Warning: Graphic Content
Following the shocking video of a little girl being viciously mauled, the future of the American XL bully hangs in the balance.
Over the weekend, footage emerged of the out-of-control canine attacking three people, including an 11-year-old girl.
All of the victims were rushed to hospital, with two men having been 'bitten and left with injuries to their shoulders and arms', West Midlands Police said.
Schoolgirl Ana Paun also suffered injuries to her arm and said she was 'petrified' by the incident.
The powerful dog is a larger version of the pitbull terrier, weighing between 20-60kg and standing around 33-50cm in height.
Home Secretary Suella Braverman said: "This is appalling. The American XL bully is a clear and lethal danger to our communities, particularly to children.
"We can’t go on like this. I have commissioned urgent advice on banning them."
Owners of these animals have since hit back at the outrage, laying the blame at the feet of irresponsible owners rather than the animals.
If the government is successful, though, the American XL bully will be the fifth breed to be banned in the UK, joining the pitbull terrier, Japanese tosa, dogo Argentino, and fila Brasileiro.
But what will happen to the dogs that are currently out there?
Well, once the banning order is brought it, police and the local council dog warden will have the power to take them away from owners.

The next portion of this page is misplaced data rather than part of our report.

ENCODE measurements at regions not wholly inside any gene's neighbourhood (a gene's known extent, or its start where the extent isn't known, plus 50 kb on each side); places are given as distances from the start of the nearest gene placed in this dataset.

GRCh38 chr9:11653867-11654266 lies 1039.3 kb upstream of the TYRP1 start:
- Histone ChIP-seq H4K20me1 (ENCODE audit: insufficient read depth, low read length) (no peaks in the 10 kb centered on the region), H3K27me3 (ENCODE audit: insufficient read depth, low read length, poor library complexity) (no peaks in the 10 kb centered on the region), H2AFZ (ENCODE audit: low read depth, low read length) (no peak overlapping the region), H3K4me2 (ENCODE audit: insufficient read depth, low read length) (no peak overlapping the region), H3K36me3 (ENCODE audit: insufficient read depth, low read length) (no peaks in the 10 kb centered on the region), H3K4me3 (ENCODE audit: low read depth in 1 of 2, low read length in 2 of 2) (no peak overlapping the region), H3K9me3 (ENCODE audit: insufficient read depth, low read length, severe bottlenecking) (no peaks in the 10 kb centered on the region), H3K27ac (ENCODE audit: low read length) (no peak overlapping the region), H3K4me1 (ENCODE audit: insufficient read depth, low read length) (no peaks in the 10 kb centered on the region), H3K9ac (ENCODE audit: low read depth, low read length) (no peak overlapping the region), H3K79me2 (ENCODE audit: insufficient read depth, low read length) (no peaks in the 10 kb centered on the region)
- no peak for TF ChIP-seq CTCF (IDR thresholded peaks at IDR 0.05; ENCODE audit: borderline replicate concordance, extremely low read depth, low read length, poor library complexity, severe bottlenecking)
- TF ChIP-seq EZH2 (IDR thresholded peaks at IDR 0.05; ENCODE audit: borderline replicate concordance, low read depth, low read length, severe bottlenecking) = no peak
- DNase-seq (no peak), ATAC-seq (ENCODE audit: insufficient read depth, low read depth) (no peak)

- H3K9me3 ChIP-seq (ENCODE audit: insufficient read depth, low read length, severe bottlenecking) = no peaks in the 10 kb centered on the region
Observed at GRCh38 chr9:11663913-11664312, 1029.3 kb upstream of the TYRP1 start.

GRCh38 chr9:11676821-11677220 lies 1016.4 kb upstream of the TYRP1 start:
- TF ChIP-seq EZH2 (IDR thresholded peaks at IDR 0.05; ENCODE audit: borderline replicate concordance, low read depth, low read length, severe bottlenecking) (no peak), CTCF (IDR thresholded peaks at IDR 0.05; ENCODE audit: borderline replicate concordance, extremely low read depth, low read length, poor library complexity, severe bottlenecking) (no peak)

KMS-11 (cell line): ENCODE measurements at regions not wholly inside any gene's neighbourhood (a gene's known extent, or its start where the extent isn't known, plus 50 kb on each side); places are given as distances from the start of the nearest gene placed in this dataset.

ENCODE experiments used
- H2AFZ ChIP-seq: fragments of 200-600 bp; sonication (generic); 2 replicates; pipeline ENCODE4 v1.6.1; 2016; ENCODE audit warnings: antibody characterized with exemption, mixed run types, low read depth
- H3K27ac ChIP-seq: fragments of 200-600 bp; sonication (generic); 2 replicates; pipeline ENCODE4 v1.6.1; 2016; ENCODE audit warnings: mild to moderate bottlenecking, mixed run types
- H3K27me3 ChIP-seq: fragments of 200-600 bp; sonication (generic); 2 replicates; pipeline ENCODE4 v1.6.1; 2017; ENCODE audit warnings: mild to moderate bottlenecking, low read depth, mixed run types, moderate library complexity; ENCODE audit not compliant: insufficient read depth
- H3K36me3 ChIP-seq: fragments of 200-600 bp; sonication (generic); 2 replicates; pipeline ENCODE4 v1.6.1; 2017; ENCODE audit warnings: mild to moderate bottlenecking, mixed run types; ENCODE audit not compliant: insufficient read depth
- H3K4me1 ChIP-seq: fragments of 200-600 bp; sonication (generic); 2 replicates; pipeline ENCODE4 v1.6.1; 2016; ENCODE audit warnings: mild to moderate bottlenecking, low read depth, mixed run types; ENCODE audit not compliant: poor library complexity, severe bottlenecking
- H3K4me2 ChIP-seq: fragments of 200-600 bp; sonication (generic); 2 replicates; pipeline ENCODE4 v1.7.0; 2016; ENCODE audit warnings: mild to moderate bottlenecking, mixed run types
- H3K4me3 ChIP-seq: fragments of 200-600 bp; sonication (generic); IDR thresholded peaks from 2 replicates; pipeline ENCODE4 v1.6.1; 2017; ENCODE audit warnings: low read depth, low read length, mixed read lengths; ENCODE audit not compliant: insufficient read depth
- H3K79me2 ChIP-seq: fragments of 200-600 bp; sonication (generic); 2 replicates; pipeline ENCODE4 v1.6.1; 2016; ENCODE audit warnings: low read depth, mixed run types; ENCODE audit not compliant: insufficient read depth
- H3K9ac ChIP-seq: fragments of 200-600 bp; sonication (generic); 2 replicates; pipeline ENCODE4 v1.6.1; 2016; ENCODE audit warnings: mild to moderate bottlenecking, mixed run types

Yep, even if your particular pet is not acting dangerously and has never had any complaints made against it, it could be confiscated.
Now, if your dog is in your home at the time, officers would need to get a warrant to take it.
However, if they find it in a public place, say a park, or if they already have a warrant to search your property for something else, such as drugs, and they find an XL bully, they can seize it immediately.
Once the animal has been confiscated, an expert will decide whether it is one of the banned breeds, and if it could be a danger to the public.
If it is determined to pose a threat, the dog will be kept in a kennels while the police or council apply to the court for it to be put down.
Owners who are found guilty of owning a banned dog can also be hit with an unlimited fine and even sentenced to up to six months in prison.
However, if the court rules that he dog isn't an immediate danger, it can be saved from being put down.
In order to qualify for a certificate of exemption, the dog must be neutered, microchipped, 'kept on a lead and muzzled at all times when in public', and 'kept in a secure place so it cannot escape'.